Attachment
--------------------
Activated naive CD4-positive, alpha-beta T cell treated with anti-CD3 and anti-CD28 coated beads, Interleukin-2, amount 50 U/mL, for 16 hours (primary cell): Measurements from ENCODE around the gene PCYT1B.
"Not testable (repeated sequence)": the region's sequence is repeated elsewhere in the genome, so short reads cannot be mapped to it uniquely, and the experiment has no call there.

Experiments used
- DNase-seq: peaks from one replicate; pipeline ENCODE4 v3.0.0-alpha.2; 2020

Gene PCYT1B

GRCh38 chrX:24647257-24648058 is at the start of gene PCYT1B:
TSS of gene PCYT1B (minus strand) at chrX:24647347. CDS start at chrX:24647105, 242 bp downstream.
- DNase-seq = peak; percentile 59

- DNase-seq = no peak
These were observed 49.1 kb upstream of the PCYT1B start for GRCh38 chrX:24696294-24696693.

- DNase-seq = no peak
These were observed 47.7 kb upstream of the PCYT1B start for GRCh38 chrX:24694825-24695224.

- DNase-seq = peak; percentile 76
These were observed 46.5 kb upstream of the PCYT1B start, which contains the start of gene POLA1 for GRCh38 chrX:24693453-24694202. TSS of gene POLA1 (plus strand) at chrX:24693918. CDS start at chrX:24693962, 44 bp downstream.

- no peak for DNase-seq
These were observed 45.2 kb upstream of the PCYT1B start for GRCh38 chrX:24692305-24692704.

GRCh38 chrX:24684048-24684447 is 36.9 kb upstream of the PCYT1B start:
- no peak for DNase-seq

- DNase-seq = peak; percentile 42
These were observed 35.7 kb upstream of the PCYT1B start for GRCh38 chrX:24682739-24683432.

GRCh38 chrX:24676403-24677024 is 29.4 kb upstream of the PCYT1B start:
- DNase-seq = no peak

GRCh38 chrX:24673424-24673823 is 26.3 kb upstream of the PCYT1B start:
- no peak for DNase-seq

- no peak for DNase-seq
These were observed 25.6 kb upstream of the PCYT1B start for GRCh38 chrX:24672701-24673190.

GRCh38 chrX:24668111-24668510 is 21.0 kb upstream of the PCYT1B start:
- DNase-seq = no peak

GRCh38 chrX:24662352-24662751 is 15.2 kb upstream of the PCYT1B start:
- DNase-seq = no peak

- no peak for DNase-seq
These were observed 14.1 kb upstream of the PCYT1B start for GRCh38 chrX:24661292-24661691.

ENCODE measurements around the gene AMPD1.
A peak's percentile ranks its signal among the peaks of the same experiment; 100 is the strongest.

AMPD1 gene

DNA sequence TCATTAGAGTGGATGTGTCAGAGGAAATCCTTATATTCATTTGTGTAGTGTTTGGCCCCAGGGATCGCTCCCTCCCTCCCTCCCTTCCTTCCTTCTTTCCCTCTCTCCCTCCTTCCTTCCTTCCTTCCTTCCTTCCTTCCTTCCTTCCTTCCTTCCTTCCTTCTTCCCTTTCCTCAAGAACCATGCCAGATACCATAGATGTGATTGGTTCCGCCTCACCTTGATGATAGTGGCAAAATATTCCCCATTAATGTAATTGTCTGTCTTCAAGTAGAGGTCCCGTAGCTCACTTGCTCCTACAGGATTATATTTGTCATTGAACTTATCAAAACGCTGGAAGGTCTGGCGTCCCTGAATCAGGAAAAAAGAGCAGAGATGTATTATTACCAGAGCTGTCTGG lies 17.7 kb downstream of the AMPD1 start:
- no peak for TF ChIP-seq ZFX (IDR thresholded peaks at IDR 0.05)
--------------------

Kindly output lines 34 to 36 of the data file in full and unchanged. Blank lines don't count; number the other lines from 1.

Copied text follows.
A peak's percentile ranks its signal among the peaks of the same experiment; 100 is the strongest.

AMPD1 gene

DNA sequence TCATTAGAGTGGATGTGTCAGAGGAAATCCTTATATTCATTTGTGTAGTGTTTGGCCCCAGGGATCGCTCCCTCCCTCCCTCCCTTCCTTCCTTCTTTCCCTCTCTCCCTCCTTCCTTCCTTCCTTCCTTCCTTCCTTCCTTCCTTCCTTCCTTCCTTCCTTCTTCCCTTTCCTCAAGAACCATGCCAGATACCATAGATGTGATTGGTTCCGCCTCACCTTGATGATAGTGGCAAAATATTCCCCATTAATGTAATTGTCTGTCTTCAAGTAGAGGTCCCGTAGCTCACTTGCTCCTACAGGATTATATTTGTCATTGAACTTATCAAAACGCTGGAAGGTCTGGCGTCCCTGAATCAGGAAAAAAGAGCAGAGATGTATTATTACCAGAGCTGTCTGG lies 17.7 kb downstream of the AMPD1 start: